The Steiner Series: In the Jockey Club, a Reflection of Hong Kong

Henry Steiner lightly traces a finger along the fine contours of a dark blue plaque. Convex and oval like a Roman legionary’s shield, the moulded plastic is emblazoned with a bit, a horseshoe and a whip: the graphic mark known to all Hongkongers as that of the Hong Kong Jockey Club.

“I think that in many ways, they’re my favourite [client],” says Steiner. “It’s been [a] successful [corporate identity]. It’s handsome. It’s not necessarily the best one I’ve done but I’m very fond of it.”

Founded in 1884, the Hong Kong Jockey Club is among Hong Kong’s oldest institutions. The organisation was renamed the Royal Hong Kong Jockey Club in 1960 with the grant of a royal charter by Queen Elizabeth II. Both Hong Kong’s largest taxpayer and largest philanthropic body, the club is a non-profit organisation that holds a government-granted monopoly in betting entertainment that encompasses horse racing, football, the Mark Six lottery and much else. In a sense, it is the city’s answer to bread and circuses for the average citizen who can at least dream of winning their fortune once every few days. 

The club draws its exclusive membership from the highest echelons of business and government filling their ranks with the great and the good. As a result, the club wields subtle but massive influence over the city and in this role, its image must reflect the values of the status quo at all times. With this in mind, the Royal Hong Kong Jockey Club called on Henry Steiner to update its corporate identity in 1996. 

“Not a hell of a lot of difference there, is there?” Steiner says, comparing his work to the original graphic mark. Superficially this seems true, but in the face of changing times and shifting power, nuance is key.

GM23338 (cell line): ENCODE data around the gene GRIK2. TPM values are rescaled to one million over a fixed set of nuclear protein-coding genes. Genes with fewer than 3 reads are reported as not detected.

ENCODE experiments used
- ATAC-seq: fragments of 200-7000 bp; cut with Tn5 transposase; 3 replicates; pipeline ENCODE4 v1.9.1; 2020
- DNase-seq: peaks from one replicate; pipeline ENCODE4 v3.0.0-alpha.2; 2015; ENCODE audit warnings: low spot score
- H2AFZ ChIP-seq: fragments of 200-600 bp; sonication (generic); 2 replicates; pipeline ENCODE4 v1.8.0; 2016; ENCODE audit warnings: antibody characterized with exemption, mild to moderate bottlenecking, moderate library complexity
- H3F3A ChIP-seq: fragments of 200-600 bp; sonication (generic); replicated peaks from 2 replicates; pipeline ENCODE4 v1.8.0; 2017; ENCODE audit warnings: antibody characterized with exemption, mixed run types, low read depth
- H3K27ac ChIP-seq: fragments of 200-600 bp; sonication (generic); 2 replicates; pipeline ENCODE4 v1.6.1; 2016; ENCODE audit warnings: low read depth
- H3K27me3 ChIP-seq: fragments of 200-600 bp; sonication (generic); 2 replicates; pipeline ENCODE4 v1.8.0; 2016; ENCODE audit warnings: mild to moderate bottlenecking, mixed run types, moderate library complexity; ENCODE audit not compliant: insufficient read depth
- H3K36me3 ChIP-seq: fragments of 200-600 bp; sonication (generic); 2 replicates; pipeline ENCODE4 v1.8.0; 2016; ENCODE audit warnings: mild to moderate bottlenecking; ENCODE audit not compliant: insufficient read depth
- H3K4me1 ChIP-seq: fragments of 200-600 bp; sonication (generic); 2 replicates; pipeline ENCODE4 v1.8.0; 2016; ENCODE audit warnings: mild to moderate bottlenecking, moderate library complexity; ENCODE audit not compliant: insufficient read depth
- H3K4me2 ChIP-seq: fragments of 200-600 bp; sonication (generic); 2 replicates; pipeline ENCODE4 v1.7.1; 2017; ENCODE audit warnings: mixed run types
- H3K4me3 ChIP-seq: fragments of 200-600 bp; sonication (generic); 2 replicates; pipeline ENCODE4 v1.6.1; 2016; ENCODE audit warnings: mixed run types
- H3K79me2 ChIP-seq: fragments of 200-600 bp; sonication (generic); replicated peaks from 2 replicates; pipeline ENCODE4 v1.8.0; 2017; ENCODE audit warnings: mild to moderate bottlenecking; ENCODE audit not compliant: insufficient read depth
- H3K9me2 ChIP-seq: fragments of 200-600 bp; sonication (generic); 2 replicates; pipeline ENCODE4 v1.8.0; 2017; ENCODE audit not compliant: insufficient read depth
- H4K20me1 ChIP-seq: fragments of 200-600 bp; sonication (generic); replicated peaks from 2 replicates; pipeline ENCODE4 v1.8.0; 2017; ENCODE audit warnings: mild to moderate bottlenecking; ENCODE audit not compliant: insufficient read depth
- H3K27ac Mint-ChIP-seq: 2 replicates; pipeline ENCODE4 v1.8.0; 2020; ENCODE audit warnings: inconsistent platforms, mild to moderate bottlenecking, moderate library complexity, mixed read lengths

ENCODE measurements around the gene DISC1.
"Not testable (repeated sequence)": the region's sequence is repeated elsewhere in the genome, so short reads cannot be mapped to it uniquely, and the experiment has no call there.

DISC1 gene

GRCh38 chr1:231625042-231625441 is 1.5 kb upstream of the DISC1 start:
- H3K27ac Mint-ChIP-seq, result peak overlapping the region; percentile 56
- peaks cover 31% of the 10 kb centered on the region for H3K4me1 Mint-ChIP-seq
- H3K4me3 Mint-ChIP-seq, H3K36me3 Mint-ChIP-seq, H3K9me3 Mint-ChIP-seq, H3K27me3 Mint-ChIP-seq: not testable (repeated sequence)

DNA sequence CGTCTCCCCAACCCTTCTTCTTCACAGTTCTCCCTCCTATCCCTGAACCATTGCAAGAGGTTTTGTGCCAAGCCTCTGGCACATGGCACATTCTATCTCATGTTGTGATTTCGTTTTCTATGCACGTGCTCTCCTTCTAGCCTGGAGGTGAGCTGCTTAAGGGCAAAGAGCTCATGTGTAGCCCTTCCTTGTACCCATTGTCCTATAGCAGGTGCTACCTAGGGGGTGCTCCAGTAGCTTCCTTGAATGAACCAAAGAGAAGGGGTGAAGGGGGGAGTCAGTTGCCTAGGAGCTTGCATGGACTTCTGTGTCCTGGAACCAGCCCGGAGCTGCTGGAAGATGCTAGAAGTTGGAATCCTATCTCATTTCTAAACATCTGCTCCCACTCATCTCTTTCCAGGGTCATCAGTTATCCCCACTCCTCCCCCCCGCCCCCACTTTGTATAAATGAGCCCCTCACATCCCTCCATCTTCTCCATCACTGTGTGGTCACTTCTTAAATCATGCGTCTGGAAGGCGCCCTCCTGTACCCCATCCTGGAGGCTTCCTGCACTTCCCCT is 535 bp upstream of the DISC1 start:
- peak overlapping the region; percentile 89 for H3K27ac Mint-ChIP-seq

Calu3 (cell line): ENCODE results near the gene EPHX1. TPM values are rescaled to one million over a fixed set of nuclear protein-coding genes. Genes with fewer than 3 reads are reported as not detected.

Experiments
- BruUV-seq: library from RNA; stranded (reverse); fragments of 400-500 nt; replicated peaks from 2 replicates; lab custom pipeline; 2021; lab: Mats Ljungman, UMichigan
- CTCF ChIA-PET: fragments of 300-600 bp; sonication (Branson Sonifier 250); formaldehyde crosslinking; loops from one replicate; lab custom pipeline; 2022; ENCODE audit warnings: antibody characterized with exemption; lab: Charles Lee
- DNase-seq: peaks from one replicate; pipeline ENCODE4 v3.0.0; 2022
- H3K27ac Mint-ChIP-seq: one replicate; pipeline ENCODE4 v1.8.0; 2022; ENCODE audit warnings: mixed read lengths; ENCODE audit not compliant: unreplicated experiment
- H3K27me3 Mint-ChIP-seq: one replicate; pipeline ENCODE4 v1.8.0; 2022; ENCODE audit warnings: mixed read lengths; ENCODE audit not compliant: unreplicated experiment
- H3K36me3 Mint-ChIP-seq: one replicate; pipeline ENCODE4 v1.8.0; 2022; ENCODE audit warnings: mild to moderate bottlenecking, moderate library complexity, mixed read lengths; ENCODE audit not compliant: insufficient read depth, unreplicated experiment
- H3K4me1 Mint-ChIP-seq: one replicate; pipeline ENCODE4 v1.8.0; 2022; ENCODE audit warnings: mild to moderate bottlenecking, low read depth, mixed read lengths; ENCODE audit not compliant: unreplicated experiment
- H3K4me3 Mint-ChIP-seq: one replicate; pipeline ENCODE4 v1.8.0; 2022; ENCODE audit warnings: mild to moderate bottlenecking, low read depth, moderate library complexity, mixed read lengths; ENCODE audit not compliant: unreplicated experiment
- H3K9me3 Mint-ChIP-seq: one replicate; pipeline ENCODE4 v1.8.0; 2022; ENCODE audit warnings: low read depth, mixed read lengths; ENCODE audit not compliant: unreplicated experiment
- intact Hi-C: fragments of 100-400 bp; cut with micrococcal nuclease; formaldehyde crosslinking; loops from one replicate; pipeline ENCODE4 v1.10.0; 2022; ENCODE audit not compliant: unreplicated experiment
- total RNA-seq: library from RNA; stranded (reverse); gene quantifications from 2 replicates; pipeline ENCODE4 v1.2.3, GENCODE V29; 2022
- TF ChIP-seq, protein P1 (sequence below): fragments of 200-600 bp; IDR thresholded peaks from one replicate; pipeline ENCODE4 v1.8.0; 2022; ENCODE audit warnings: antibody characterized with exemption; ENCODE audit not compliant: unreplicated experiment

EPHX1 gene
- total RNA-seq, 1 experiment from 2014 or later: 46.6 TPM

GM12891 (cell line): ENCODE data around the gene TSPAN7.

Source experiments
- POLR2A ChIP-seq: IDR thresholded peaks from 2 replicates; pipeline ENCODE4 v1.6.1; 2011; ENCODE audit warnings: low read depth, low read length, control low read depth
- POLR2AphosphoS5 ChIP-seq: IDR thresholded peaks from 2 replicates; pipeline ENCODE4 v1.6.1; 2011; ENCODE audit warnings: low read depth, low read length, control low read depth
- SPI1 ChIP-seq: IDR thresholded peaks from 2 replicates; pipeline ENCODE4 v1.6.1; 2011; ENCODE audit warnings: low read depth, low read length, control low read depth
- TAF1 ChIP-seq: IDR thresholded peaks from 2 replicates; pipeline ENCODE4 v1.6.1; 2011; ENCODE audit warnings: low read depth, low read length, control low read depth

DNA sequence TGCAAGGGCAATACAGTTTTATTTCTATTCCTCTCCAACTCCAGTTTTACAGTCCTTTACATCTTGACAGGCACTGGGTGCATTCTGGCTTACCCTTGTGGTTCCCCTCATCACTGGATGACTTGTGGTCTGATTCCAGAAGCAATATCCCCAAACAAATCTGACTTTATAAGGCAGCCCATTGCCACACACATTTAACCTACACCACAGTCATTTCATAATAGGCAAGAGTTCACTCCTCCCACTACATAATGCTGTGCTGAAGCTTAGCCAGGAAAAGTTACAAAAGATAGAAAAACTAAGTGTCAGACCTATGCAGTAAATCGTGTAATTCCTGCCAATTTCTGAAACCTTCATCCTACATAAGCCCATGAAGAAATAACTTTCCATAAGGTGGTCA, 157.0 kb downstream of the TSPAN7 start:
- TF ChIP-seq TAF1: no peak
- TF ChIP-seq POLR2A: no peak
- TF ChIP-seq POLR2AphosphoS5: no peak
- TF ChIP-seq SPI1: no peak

Rendered in sketchy black lines and shading, the club’s original identity resembled a precocious napkin doodle in need of refinement. “So yeah,” says Steiner, “I brought it up to the 21st century.” With a brief as important as this, an egotist would jump at the chance to radically change what came before, or to “rebrand” – a bit of marketing jargon much ridiculed in the offices of Steiner&Co. Eschewing this course of action, Steiner instead considered the nature of continuity. “I [was] looking for the heritage of the identity. And I didn’t want to do something silly. [I wanted to] respect the background.” 

Steiner’s most obvious addition to the Jockey Club identity is an oval which contains and unites the other graphic elements. “I wanted more storytelling,” he explains. “The oval, of course, refers to the Happy Valley racetrack.” With the deft application of blue and yellow, colour is another marked addition. Steiner offers little explanation for his choices other than “aesthetics” and “a bit of common sense,” but expands on why he dispensed with the white of the original identity. “There are colours that you don’t want [such as white]. It doesn’t have good connotations in either English or Chinese: surrender, death.” Steiner’s associate suggests that yellow could stand in for gold. “Maybe,” he concedes.